REVIEW: “Operation Finale” is a nail-biting historical tale of justice

Ricardo Klement is a common man in 1960 Argentina who wakes up early each morning so he can take the bus to the automobile factory and support his family.

Or so everyone thinks.

His real name is Adolf Eichmann – the Nazi German official who rose to lieutenant colonel and was considered the “mastermind” of the Holocaust that left an estimated 6 million Jews dead during World War II. After the war, he fled Europe to hide out in Argentina.

Few people in Argentina know his real identity, but that is about to change. Israeli government officials have learned his location and given a small group of covert operatives a monumental task: kidnap Eichmann – without killing him – and bring him back to Israel where he will stand trial for war crimes.

Before they leave, Israel’s prime minister pleads: “For the sake of our people, I beg you, do not fail.”

The historical drama Operation Finale (PG-13) opened in theaters this week, recounting the true story of how a band of Israelis plotted and then successfully captured Eichmann without requesting permission from the Argentina government, which had a history of not extraditing former Nazis.

It stars Oscar Isaac (The Force Awakens, The Last Jedi) as Israeli operative Peter Malkin, Ben Kingsley (Gandhi, Schindler’s List) as Eichmann, and Mélanie Laurent (Now You See Me) as Hanna Elian, the Israeli doctor in charge of sedating Eichmann.

Operation Finale is the best historical drama yet of 2018 and perhaps even better than 2017’s Darkest Hour and Dunkirk, two other World War II films. In Operation Finale, we experience not only a nail-biting escape but also the emotions of Malkin and the other Israelis, who lost family members in the Holocaust and are tempted to kill Eichmann before he is flown back to Israel.

Still, it’s not a kid-friendly movie.

Warning: minor/moderate spoilers!

(Scale key: none, minimal, moderate, extreme)


Moderate. We see frequent flashbacks to World War II and the Holocaust. We see a dead woman hanging from a tree, with Nazi soldiers laughing. Later, we see a truckload of bodies, and soldiers shooting a group of Jews. We also hear Eichmann describing, in detail, the killing of a mother and her baby. We hear Israelis discussing the family members who were killed.  


Minimal. A couple share a kiss. A man tries kissing a woman in a car, but she refuses.

Coarse Language

Moderate. About 19 coarse words: s—t (10), a—(3), misuse of “God” (1), d—n (1), h—l (1), f-word (1), SOB (1), n-word (1).

Other Stuff You Might Want To Know

Teenagers watch a theatrical movie that includes the n-word. The Israelis celebrate by drinking alcohol. We see someone sitting on a toilet.

Life Lessons

Not surprisingly, Operation Finale is full of life lessons and positive messages. We see racism confronted, head-on, via words and deeds. We see what happens when the church fails to oppose evil, as in the case of priests in Operation Finale who hide and side with the Nazis. We see the famous verse in the Old Testament – “your sin will find you out” (Numbers 32:23) – put on display as Eichmann is hunted and finally found.

Operation Finale also delivers lessons on truth vs. relativism (see below) and justice vs. revenge (see below).


Truth vs. relativism: The world knows Adolf Eichmann as the man responsible for the deaths of millions of Jews. That’s not how he sees it. “We tried to save Jewish lives,” he claims, saying no country would accept the Jews. As for his role in the Holocaust? He was just following orders. “I was merely a cog in a machine.” When Eichmann is confronted by the truth of the Holocaust and what happened in the war, he retorts, “What is truth? Whose truth?” Eichmann believes there are two sides to the story of the Holocaust – and that the Nazi side needs to be told.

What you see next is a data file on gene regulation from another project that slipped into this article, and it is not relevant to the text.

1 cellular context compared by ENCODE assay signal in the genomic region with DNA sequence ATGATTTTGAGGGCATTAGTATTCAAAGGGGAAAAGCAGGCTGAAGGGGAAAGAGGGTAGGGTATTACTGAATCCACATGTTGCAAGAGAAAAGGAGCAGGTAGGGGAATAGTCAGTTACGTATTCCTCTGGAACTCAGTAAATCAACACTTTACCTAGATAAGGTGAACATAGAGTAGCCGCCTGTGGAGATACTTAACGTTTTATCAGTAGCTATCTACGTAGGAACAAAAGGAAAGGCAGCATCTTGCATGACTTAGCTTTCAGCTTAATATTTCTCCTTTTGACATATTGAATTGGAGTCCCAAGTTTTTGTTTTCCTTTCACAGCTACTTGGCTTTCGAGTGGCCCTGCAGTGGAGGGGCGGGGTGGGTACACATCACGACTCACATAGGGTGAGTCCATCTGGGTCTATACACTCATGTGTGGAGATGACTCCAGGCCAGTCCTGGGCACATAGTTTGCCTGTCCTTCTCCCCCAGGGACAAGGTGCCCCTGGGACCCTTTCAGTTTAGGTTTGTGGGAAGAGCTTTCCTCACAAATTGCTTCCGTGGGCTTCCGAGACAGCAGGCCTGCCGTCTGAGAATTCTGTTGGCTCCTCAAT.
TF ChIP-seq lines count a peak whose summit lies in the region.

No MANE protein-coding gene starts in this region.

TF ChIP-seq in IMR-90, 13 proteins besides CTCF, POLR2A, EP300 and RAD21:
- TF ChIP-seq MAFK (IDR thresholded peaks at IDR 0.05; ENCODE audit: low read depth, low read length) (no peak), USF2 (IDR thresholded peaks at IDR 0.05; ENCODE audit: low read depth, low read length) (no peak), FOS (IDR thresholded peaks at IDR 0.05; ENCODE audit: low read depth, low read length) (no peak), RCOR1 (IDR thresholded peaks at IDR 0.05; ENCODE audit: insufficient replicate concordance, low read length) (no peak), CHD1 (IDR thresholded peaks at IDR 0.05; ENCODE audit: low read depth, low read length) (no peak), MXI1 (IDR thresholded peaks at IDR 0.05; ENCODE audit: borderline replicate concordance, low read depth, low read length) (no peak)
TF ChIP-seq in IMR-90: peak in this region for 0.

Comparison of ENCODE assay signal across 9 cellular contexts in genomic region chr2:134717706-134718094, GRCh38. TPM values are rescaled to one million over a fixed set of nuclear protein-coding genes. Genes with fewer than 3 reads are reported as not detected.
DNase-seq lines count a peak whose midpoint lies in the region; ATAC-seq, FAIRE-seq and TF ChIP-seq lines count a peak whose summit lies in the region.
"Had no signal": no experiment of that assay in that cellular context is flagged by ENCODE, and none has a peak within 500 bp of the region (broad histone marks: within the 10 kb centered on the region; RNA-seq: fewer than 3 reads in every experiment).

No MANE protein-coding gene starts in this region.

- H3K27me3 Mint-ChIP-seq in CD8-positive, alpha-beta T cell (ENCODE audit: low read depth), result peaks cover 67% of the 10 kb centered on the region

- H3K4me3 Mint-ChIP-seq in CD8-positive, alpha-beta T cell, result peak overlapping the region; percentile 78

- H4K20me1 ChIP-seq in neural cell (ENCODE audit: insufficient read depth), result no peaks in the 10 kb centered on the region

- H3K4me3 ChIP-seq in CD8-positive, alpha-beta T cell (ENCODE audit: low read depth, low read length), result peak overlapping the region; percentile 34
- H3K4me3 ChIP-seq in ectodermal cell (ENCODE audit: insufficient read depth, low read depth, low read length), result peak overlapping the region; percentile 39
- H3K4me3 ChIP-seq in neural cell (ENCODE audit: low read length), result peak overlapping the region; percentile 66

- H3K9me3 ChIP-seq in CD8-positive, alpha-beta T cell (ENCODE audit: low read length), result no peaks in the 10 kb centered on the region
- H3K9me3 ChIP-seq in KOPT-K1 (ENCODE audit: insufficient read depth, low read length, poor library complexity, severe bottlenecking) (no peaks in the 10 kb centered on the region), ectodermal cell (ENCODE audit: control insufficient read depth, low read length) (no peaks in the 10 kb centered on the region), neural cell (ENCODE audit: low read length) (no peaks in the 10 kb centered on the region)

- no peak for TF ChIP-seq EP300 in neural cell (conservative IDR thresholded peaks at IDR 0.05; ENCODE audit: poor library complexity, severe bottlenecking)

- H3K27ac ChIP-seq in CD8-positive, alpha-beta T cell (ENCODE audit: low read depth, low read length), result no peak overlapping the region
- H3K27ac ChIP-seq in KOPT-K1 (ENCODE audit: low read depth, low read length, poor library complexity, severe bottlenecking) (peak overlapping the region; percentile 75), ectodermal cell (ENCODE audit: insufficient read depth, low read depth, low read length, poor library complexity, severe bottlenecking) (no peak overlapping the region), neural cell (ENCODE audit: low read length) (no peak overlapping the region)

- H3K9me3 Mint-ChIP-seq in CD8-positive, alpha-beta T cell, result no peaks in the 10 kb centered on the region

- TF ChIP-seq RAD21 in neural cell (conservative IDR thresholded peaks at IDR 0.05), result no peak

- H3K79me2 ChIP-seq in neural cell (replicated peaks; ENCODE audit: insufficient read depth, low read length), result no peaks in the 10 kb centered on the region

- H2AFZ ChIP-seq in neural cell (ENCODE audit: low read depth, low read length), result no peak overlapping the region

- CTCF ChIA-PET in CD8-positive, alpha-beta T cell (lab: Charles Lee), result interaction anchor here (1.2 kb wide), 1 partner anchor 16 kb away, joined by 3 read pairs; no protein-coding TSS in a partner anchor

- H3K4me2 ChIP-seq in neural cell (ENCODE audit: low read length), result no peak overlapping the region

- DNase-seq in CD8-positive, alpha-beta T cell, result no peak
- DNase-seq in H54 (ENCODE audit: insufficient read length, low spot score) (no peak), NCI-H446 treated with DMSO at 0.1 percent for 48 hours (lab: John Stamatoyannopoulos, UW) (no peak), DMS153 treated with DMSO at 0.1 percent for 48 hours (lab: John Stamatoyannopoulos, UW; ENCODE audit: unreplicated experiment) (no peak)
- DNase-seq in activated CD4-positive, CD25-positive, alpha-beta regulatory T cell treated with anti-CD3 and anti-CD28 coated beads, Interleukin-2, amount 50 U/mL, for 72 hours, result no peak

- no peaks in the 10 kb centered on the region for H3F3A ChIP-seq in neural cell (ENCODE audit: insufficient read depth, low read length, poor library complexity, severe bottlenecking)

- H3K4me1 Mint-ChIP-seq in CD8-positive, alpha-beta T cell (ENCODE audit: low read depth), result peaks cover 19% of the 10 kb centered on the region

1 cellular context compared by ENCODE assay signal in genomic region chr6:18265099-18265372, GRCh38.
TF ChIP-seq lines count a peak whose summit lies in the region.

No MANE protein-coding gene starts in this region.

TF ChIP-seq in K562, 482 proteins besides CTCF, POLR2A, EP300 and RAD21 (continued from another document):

The Christian faith, though, is built on absolute truth. Scripture even says that “lying lips are an abomination to the Lord” (Proverbs 12:22). God is a God of truth. Either millions of Jews were killed during World War II … or they were not. General Dwight D. Eisenhower, upon entering the concentration camps after the war, said he encountered one room where 20-30 naked bodies were piled. His companion, George Marshall, refused to enter out of fear he would get sick. But Eisenhower made himself enter “in order to be in position to give first-hand evidence of these things if ever, in the future, there develops a tendency to charge these allegations merely to propaganda.” For the Holocaust – and for everything else – there aren’t “two truths.”

Justice vs. revenge. Revenge is a powerful emotion. No doubt, we can empathize with the Israelis who wanted to kill Eichmann, on the spot. They complained that he didn’t deserve a trial. But the Israeli prime minister wanted something else. He wanted justice: “If you fail,” he told the group, “he escapes justice, possibly forever.” Yes, Eichmann would have faced justice when he stood before God, but God has ordained governments to administer earthly justice (Romans 13). It is not for the individual to employ.   

What Works

Operation Finale has few weaknesses, but the staking out of Eichmann’s home and the capture of him in the middle of the night is a highlight. Also, Kingsley is stellar as Eichmann.

What Doesn’t

Not applicable.

Discussion Questions

1. Would you have been tempted to kill Eichmann? Would that have been morally permissible? Why or why not?

2. Eichmann says he was merely following orders? Even if true, is he still morally guilty of the Jews’ deaths?

3. How would you answer someone who asked, “What is truth?”?

4. Why is racism wrong? Use Scripture in your answer.

Entertainment rating: 4 out of 5 stars. Family-friendly rating: 3 out of 5 stars.

Rated PG-13 for disturbing thematic content and related violent images, and for some language. 

TEXAN Correspondent
Michael Foust
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